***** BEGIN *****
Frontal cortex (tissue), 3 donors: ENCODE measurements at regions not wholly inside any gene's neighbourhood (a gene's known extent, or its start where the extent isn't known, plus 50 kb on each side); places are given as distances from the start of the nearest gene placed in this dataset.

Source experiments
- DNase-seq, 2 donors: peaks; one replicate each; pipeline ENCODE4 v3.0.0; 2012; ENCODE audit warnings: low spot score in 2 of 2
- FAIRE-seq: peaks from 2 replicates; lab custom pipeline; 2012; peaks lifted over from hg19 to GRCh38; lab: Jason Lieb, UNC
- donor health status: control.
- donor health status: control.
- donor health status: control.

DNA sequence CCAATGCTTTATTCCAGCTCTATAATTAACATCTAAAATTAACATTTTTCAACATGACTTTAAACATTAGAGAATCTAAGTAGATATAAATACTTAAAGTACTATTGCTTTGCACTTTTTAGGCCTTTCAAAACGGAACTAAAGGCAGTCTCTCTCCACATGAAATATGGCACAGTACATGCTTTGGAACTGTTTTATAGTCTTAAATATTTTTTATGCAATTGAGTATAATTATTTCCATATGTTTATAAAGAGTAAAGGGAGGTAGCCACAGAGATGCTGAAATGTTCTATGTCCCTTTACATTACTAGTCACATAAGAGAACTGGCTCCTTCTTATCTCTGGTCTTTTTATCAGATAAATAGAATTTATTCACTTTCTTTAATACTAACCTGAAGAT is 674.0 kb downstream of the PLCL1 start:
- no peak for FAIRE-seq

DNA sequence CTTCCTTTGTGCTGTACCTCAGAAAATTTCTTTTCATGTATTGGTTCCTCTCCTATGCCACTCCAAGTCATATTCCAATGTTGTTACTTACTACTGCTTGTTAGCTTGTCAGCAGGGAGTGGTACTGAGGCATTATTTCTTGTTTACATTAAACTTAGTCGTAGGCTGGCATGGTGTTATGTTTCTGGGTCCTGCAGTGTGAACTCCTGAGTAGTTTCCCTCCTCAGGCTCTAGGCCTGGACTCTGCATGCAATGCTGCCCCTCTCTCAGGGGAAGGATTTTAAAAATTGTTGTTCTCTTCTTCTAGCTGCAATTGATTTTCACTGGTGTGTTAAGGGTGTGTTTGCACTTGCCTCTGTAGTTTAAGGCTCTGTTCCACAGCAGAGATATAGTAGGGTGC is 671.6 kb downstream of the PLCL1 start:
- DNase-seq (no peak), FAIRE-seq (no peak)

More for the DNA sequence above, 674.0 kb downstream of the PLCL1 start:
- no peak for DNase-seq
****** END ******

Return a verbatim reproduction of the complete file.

Frontal cortex (tissue), 3 donors: ENCODE measurements at regions not wholly inside any gene's neighbourhood (a gene's known extent, or its start where the extent isn't known, plus 50 kb on each side); places are given as distances from the start of the nearest gene placed in this dataset.

Source experiments
- DNase-seq, 2 donors: peaks; one replicate each; pipeline ENCODE4 v3.0.0; 2012; ENCODE audit warnings: low spot score in 2 of 2
- FAIRE-seq: peaks from 2 replicates; lab custom pipeline; 2012; peaks lifted over from hg19 to GRCh38; lab: Jason Lieb, UNC
- donor health status: control.
- donor health status: control.
- donor health status: control.

DNA sequence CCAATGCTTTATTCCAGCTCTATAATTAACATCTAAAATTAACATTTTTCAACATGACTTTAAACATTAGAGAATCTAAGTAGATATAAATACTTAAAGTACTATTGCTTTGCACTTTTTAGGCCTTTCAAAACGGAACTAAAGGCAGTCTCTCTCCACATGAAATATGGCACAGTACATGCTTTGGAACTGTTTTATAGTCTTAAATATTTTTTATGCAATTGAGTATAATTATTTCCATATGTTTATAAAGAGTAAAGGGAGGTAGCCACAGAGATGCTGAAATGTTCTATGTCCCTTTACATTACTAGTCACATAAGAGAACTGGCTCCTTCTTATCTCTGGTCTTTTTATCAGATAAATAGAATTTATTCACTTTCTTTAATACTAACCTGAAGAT is 674.0 kb downstream of the PLCL1 start:
- no peak for FAIRE-seq

DNA sequence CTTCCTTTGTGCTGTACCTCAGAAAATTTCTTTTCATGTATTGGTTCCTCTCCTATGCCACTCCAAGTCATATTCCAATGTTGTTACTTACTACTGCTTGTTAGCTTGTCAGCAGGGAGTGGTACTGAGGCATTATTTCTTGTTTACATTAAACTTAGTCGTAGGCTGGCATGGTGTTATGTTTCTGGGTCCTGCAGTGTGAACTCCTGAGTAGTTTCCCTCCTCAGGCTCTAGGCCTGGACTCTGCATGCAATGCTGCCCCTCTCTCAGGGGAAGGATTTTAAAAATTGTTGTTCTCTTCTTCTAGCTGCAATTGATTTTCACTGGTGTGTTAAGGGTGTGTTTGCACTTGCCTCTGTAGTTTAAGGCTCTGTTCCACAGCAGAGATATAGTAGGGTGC is 671.6 kb downstream of the PLCL1 start:
- DNase-seq (no peak), FAIRE-seq (no peak)

More for the DNA sequence above, 674.0 kb downstream of the PLCL1 start:
- no peak for DNase-seq